THE ADMINISTRATION OF THE LEGAL SYSTEMS
The structure of the courts in all three jurisdictions within the United Kingdom tends to be arranged according to the subject-matter of cases brought before the courts rather than the source of the laws to be applied. The latter did form the basis for a great deal of court structure until the end of the nineteenth century and even now has some influence.
England and Wales courts
The more serious criminal cases are tried on the basis of a document called the indictment -
the defendant is indicted on criminal charges specified in the indictment by the prosecutor. In most cases, the prosecution is on behalf of the Crown (the State) and is handled by an official agency called the Crown Prosecution Service, which takes the case over from the police who have already investigated most of the evidence. The first stage will be to decide whether there is a case to answer - what is called a prima facie case. This process, called committal, will be dealt with by a magistrate on the basis of evidence disclosed in papers provided by the prosecutor. If the case proceeds, it is heard in the Crown Court (there is only one Crown Court but it has about 70 centres around the jurisdiction). The trial is before a judge and jury. The judge presides over the trial process by attempting to ensure clarity and fairness. The judge must also consider and decide on legal issues (such as whether a piece of evidence is admissible - should be put before the jury) and also instruct the jury as to the correct view of the law relevant to the case. The jury decides the facts - whose story is more believable - and applies the law to those facts. So, it is the jury not the judge which reaches a verdict on the guilt or innocence of the defendant. In criminal cases, the prosecution has the burden of proof - it must prove guilt, rather than the defendant having to prove innocence. The standard (= level) of proof is heavy - guilt must be proven beyond reasonable doubt.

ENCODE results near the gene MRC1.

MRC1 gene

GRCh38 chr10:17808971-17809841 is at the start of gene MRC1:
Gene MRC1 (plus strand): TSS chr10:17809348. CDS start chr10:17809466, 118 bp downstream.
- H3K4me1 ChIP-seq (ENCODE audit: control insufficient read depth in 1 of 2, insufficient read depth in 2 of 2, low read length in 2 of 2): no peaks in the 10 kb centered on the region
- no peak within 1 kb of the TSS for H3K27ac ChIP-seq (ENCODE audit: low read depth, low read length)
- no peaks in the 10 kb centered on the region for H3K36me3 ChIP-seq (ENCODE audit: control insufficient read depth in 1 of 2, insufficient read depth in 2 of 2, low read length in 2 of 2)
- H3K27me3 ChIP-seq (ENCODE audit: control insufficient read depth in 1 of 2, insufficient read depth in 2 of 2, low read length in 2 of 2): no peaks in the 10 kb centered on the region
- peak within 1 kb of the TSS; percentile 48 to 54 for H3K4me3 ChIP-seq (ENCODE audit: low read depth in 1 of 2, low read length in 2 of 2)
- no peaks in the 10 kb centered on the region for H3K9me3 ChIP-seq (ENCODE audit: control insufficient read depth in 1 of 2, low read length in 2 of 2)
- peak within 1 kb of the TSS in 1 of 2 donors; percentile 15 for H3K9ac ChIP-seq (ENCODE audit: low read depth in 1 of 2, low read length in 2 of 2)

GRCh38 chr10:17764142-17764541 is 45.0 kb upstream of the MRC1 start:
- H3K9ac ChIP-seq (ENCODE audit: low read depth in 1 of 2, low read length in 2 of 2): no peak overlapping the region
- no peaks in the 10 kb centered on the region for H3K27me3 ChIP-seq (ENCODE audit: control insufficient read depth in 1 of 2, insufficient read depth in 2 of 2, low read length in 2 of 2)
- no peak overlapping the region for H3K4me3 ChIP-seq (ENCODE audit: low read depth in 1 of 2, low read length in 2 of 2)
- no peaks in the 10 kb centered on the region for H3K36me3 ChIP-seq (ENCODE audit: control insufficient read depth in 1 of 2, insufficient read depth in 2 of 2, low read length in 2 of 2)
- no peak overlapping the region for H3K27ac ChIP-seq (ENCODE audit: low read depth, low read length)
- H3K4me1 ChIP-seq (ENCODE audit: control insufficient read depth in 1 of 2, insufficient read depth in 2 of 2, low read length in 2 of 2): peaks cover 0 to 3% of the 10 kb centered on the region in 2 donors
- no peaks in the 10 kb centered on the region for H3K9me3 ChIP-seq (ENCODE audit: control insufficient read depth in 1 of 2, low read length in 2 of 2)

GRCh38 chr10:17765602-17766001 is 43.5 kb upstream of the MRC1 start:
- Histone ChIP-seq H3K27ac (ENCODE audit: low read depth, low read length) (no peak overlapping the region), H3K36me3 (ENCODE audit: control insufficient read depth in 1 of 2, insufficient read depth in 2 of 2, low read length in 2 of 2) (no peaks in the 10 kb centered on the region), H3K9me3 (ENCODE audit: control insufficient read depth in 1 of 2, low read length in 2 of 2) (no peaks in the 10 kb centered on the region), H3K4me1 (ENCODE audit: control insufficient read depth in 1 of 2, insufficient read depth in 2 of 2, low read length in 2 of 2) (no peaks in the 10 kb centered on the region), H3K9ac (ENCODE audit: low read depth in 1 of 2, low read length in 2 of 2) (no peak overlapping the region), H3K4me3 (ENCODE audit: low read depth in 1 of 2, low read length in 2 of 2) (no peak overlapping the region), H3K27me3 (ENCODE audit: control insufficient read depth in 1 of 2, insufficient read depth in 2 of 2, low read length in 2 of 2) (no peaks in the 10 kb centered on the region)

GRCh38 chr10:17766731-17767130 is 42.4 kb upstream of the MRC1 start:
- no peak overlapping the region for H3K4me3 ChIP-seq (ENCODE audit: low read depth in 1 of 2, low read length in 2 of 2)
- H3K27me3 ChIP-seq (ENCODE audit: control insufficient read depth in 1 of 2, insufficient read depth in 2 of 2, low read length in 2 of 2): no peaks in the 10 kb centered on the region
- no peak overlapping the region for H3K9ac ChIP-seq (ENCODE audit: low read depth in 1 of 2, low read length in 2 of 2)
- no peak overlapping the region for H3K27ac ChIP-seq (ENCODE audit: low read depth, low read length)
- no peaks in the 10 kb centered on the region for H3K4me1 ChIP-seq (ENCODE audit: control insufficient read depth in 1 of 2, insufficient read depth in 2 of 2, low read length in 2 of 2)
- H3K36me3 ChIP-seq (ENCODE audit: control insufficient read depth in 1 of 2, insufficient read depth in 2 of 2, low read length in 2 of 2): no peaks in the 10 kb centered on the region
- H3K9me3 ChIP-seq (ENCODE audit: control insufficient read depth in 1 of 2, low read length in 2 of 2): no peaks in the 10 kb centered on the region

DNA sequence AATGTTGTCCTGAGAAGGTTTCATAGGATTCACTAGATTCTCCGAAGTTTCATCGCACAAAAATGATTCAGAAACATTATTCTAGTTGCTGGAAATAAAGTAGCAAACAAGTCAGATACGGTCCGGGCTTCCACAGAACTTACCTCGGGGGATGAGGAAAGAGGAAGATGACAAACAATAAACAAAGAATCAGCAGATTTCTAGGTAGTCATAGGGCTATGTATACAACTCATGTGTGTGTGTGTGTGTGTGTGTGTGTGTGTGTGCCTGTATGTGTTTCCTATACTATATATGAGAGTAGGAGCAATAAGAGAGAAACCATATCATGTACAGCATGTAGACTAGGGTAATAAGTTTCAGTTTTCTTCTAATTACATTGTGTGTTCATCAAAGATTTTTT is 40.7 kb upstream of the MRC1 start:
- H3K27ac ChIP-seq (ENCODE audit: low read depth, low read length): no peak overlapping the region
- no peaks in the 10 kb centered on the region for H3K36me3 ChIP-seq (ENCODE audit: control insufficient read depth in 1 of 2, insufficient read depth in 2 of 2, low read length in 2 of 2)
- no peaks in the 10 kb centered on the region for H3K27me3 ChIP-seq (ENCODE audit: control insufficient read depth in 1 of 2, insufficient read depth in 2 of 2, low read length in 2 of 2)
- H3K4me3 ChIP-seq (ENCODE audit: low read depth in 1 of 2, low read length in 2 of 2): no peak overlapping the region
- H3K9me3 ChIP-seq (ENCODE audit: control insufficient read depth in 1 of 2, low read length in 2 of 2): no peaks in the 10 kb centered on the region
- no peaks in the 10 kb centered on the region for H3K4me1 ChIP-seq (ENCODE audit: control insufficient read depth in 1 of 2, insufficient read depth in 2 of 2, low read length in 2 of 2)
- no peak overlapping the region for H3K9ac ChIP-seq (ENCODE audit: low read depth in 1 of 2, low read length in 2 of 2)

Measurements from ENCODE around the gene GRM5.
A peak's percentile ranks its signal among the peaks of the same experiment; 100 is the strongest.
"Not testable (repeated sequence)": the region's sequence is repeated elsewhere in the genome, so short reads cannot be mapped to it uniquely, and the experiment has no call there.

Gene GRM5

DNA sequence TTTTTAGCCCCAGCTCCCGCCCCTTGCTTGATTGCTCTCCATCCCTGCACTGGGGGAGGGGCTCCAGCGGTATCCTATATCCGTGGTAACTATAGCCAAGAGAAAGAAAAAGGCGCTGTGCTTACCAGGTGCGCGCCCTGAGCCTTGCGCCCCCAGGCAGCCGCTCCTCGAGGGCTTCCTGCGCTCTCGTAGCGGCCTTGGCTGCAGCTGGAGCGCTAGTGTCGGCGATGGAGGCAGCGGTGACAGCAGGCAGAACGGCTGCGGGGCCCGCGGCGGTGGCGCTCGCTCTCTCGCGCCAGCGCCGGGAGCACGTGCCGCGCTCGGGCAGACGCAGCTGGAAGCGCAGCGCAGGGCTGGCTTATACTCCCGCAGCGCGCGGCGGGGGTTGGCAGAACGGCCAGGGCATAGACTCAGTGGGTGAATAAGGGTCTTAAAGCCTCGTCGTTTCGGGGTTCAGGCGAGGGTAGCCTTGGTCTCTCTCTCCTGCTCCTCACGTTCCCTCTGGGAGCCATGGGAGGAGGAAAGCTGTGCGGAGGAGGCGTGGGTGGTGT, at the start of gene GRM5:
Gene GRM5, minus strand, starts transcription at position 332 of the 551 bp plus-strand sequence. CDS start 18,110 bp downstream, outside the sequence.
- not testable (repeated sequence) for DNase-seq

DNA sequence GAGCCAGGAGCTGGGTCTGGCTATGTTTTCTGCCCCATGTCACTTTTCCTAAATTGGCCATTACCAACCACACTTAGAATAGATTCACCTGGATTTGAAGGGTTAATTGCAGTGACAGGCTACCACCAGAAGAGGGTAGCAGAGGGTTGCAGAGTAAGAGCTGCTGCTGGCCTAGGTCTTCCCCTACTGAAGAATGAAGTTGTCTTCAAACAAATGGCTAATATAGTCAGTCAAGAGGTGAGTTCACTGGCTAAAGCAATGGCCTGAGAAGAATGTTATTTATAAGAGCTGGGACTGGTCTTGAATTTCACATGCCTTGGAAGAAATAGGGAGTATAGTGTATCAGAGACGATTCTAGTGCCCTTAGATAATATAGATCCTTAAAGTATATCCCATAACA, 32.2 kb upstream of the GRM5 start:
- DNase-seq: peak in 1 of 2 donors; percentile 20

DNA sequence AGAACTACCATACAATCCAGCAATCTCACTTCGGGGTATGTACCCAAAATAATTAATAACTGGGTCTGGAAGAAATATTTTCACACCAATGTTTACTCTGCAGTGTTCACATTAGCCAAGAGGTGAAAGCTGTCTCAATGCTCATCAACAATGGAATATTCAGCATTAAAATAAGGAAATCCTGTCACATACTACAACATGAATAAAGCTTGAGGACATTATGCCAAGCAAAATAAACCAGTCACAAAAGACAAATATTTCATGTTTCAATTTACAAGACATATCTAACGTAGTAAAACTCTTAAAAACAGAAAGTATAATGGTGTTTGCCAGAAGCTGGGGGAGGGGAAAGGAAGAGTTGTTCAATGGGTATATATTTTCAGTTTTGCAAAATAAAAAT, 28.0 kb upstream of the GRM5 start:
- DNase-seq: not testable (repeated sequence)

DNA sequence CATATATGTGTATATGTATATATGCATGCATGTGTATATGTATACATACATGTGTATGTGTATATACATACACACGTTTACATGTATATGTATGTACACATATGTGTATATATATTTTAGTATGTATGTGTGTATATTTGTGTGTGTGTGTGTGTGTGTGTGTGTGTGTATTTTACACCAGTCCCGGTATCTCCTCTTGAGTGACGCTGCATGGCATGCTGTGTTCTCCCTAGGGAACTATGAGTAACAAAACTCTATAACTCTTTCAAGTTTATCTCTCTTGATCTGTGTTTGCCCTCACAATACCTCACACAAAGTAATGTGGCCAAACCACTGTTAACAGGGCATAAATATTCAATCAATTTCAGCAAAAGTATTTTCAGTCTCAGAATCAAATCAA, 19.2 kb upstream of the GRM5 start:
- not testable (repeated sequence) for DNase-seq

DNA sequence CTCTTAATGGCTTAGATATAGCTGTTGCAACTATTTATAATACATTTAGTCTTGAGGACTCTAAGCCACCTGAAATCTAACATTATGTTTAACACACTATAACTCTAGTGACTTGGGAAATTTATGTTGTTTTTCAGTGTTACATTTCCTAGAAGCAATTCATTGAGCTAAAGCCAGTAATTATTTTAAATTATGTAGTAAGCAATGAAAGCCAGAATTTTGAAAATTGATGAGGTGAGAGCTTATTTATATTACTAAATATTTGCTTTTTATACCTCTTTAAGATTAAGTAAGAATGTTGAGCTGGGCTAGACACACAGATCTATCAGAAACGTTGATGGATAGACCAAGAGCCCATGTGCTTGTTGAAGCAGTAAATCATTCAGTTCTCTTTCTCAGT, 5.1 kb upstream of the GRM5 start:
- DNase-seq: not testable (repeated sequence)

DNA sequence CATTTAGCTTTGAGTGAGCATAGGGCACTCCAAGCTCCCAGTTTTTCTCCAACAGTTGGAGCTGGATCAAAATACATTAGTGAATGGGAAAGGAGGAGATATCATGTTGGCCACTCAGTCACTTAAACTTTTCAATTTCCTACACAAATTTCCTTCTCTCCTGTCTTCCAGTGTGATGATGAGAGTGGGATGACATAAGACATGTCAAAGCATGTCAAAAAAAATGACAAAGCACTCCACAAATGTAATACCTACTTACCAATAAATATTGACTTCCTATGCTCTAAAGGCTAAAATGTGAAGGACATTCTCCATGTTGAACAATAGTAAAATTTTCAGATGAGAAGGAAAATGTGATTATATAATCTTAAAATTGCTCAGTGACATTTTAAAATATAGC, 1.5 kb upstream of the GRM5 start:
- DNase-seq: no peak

In less serious criminal cases (which comprise over 90% of criminal cases - see Home Office Research & Statistics Directorate web site for statistics, e.g. see the 1996 British Crime Survey), the case is sent for summary trial in one of over 400 magistrates courts. A summary trial means there is no committal and no jury. The trial is before a bench of magistrates. In most cases, there are three magistrates who are "lay" persons - in other words, they are not professional judges nor are they lawyers, but, like the jury, they are persons from the local community. However, there is now an increasing number of "stipendiary" magistrates - paid magistrates who are qualified lawyers. Stipendiary magistrates are, for historical reasons, most common in London and in other large cities. See The Place Of The Magistrates Court In The English Judicial System, and also The English Magistrate which gives a description of the nature and role of the English Magistracy (See for example, the web site of Trafford Metropolitan Magistrates Court and its Code of Practice).
Those defendants who are dissatisfied by the verdict may be able to appeal:
- from the Magistrates Courts, there is an appeal to the Crown Court on matters of fact or law .
- from the Crown Court, it might be possible to appeal to the Criminal Division of the Court of Appeal on matters of fact or law